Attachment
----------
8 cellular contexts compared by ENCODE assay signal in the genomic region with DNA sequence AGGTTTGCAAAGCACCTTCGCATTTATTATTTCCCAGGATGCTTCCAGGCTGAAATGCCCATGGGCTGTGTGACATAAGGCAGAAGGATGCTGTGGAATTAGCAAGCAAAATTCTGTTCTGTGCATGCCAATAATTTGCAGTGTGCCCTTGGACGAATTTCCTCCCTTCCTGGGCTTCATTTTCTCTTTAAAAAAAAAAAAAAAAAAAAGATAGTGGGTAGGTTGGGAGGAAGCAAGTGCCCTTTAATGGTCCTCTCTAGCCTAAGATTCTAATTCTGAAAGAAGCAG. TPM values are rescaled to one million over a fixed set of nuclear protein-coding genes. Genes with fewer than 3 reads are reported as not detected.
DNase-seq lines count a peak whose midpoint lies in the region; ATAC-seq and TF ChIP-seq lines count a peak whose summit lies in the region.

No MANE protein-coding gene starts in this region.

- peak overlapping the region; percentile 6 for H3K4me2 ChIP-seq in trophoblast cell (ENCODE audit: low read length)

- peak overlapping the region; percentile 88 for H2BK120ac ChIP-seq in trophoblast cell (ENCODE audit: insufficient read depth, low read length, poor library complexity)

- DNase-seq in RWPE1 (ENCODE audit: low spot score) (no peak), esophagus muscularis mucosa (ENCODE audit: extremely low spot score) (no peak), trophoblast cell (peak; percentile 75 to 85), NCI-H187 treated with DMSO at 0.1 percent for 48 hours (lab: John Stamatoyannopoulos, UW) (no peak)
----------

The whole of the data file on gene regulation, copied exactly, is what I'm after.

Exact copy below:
8 cellular contexts compared by ENCODE assay signal in the genomic region with DNA sequence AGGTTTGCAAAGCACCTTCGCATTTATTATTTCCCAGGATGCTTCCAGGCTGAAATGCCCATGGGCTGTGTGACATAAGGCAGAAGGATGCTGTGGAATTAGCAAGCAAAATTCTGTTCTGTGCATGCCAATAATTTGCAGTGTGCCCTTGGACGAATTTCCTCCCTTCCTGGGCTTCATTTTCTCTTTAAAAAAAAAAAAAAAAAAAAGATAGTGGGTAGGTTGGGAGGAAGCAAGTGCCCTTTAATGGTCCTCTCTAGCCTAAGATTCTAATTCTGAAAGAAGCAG. TPM values are rescaled to one million over a fixed set of nuclear protein-coding genes. Genes with fewer than 3 reads are reported as not detected.
DNase-seq lines count a peak whose midpoint lies in the region; ATAC-seq and TF ChIP-seq lines count a peak whose summit lies in the region.

No MANE protein-coding gene starts in this region.

- peak overlapping the region; percentile 6 for H3K4me2 ChIP-seq in trophoblast cell (ENCODE audit: low read length)

- peak overlapping the region; percentile 88 for H2BK120ac ChIP-seq in trophoblast cell (ENCODE audit: insufficient read depth, low read length, poor library complexity)

- DNase-seq in RWPE1 (ENCODE audit: low spot score) (no peak), esophagus muscularis mucosa (ENCODE audit: extremely low spot score) (no peak), trophoblast cell (peak; percentile 75 to 85), NCI-H187 treated with DMSO at 0.1 percent for 48 hours (lab: John Stamatoyannopoulos, UW) (no peak)